Mitt Romney returned to the U.S. yesterday after a week-long foreign excursion, which by any measure, didn’t go especially well. But before the focus shifts entirely, I have a confession to make: I’d assumed Romney would make a surprise visit to Afghanistan.
The schedule called for a three-country trip: U.K., Israel, and Poland, in that order. But given that Romney has no foreign policy experience, no background in military affairs, and no real credibility on anything related to national security, I figured he’d have to make an unannounced stop in Afghanistan – or at a minimum, to a U.S. military base somewhere in Europe.
In fact, I assumed Romney would stop in Afghanistan but had to keep the trip under wraps in advance due to security concerns, which would have been entirely understandable.
But he didn’t go. In fact, shortly before he departed, one of Romney’s policy advisors appeared on msnbc and said “real Americans” don’t want to talk about the war in Afghanistan anyway. It’s the longest war in American history, and three months before Election Day, no one seems to know exactly what Romney’s position is on U.S. policy in Afghanistan.
I’m reminded of an anecdote the Wall Street Journal recently published.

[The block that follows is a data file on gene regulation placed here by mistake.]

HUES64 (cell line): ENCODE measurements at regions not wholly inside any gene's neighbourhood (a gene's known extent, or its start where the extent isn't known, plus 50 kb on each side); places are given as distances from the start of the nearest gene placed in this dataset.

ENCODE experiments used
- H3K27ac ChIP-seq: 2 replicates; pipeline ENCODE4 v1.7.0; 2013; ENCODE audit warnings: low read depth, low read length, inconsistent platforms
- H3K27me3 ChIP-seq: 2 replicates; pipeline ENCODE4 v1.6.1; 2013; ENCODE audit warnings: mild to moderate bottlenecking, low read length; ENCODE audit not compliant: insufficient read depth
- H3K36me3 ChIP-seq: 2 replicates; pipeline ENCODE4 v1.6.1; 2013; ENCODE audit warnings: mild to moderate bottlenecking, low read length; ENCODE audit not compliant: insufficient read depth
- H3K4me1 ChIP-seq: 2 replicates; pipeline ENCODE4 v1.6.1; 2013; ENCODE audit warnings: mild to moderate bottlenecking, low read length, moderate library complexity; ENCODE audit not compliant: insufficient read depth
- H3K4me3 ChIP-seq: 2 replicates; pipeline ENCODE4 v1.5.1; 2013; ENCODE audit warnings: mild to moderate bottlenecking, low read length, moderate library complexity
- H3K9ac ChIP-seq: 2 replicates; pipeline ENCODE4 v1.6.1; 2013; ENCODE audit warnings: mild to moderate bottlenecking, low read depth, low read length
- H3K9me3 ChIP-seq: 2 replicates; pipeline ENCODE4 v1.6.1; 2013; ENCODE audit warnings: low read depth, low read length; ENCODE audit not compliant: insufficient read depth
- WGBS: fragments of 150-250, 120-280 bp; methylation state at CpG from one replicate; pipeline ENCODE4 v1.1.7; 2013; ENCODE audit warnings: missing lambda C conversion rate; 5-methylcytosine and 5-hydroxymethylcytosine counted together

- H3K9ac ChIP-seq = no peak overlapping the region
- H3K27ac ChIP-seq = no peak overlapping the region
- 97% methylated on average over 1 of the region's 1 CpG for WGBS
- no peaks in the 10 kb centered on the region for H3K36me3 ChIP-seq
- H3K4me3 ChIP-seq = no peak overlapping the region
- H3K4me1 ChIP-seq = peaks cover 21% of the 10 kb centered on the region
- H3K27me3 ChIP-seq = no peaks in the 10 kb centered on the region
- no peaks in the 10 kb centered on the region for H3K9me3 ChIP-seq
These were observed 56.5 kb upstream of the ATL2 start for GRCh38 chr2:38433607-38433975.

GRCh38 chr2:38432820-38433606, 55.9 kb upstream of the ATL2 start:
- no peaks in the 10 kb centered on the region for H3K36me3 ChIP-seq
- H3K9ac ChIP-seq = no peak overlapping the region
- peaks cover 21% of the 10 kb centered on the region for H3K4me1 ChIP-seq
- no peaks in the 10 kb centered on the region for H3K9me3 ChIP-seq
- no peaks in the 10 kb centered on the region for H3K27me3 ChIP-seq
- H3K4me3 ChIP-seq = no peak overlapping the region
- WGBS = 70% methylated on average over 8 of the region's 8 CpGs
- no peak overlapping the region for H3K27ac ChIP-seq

Mr. Romney made that clear at a July fundraiser in Montana as he rehashed the challenges Mr. Reagan faced when he took office. He recounted how Mr. Baker, a former secretary of state, held a national security meeting about Latin America during the first 100 days of Mr. Reagan’s presidency.
“And after the meeting, President Reagan called me in and said, ‘I want no more national-security meetings over the next 100 days – all of our time has to be focused on getting our economy going,’ ” Mr. Romney recalled Mr. Baker saying.
In reality, this exchange between Reagan and Baker never happened. I don’t know who told Romney this or whether Romney simply made it up out of whole cloth, but Reagan dealt with plenty of national-security meetings early in his presidency – as all presidents do.
Putting aside the merit of Romney’s vague ideas about government, does he fully understand the nature of the position he’s seeking?
Does he realize that a president, especially during a time of war, can’t simply choose which areas of interest will be important to him, and leave national security behind altogether?
If Romney takes the oath of office in January, he’ll have tens of thousands of American troops on the ground in Afghanistan, fighting a war that began so long ago, he was still a liberal Republican at the time. Does anyone have the foggiest idea what he intends to do with those troops and/or how long he intends to keep them there?